Published by The Danville Register and Bee on Wednesday June 18, 2014.
By Denice Thibodea
Danville City Council chambers erupted into applause near the end of its Tuesday night meeting with Virginia Organizing members and supporters signaling their approval of the unanimous vote to “ban the box.”
Ban the box is a nationwide initiative to make it fairer for ex-offenders to find jobs by asking employers to remove the box applicants must check on job application forms if they have a criminal record.
Nik Belanger, the local community organizer for Virginia Organizing, said the group decided to spearhead their efforts by getting municipal governments to remove that box from application form.
“It gives them an equal chance of getting the jobs they’re qualified for,” Belanger said after the meeting.
Many job applicants are haunted by a long-ago misstep that excludes them from job consideration for the rest of their lives, and many companies simply will not consider anyone with a criminal record for employment, no matter how long ago or how minor the charges were, he said.
By removing the box on the application — even if a criminal background check will be done before hire — ex-offenders have an opportunity to meet and talk with the employer and to present their qualifications, instead of feeling like their application will just be tossed in the trash.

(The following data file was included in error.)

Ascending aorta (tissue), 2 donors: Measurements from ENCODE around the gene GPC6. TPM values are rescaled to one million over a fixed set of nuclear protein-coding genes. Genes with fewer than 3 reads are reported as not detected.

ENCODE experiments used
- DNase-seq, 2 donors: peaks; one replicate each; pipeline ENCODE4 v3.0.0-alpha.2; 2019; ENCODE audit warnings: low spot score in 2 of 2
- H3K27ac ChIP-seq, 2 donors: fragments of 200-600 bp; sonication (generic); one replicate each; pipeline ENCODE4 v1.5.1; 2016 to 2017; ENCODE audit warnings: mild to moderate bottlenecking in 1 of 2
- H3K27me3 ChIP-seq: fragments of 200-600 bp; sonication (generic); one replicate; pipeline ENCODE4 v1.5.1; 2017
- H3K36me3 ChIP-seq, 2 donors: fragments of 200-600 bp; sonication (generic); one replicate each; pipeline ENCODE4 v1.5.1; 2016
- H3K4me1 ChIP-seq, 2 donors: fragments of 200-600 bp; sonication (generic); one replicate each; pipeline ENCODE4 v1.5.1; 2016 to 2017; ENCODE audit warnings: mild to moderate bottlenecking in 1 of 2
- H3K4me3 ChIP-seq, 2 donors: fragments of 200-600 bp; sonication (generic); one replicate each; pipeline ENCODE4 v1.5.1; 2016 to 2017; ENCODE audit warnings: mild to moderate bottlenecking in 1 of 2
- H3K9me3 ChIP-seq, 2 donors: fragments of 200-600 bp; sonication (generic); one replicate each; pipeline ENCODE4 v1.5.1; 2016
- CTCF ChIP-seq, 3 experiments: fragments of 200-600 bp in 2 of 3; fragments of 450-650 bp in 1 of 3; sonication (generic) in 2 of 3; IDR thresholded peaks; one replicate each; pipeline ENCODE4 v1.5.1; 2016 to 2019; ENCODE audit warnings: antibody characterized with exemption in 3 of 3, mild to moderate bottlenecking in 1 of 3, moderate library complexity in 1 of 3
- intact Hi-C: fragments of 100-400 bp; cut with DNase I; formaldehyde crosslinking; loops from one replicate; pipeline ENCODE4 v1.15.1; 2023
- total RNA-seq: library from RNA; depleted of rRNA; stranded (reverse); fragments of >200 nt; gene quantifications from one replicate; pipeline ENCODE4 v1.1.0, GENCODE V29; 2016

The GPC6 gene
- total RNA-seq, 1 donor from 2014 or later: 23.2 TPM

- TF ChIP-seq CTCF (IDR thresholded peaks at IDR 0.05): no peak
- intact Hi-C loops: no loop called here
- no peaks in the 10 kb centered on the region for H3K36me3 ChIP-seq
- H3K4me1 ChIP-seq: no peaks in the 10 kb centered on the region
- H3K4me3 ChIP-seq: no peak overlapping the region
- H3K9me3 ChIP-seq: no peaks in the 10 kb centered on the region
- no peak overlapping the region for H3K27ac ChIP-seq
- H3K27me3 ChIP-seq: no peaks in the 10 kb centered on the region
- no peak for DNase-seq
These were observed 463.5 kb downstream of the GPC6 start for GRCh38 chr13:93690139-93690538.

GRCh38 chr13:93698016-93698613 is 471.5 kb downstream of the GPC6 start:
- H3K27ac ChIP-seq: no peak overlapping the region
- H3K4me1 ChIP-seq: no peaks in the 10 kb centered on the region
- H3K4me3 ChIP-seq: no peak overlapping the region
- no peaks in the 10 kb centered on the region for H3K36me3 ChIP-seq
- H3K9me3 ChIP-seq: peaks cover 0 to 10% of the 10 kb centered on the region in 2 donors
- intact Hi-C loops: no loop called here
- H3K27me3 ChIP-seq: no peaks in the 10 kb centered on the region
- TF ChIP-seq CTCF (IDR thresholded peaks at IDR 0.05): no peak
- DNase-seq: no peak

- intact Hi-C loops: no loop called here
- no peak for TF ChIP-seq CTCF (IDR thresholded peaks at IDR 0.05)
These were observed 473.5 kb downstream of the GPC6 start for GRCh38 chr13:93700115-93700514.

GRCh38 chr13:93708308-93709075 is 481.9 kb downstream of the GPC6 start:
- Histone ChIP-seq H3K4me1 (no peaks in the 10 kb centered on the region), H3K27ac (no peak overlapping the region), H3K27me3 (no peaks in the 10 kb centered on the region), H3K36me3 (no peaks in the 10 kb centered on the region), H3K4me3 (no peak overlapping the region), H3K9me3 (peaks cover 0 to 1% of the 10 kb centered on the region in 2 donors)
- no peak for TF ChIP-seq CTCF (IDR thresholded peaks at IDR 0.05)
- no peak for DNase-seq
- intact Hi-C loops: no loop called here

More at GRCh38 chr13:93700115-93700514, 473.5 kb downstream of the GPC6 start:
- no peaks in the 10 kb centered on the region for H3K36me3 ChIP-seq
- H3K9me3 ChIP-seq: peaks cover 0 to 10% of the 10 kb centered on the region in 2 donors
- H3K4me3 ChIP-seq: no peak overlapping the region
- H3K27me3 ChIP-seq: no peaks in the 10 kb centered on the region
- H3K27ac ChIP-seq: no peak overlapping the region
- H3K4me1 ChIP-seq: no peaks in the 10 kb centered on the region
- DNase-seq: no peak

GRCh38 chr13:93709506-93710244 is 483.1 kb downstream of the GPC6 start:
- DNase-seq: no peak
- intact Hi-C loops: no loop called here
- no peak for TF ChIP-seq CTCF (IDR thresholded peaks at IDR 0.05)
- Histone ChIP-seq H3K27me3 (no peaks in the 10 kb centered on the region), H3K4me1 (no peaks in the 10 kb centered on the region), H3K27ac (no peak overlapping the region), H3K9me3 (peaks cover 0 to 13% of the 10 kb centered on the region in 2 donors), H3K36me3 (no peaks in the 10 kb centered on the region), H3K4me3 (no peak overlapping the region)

City Manager Joe King said that some departments — like the police department, which simply cannot hire anyone to be a police office if they have a criminal background — will still have to do up-front background checks.
“We want to be able to tell them early on that they are not qualified,” King said.
Other departments, however, will now wait until they are ready to offer a job to an applicant to run a background check. Should an applicant show a criminal record, department heads could then decide if an applicant’s qualifications outweigh their criminal records.
Belanger said Danville is the eighth municipality in Virginia to approve the initiative, joining Richmond, Petersburg, Newport News, Norfolk, Portsmouth, Fredericksburg and Charlottesville.
For Belanger, the work is not yet done. He said he plans to approach the Pittsylvania County Board of Supervisors to adopt the initiative next.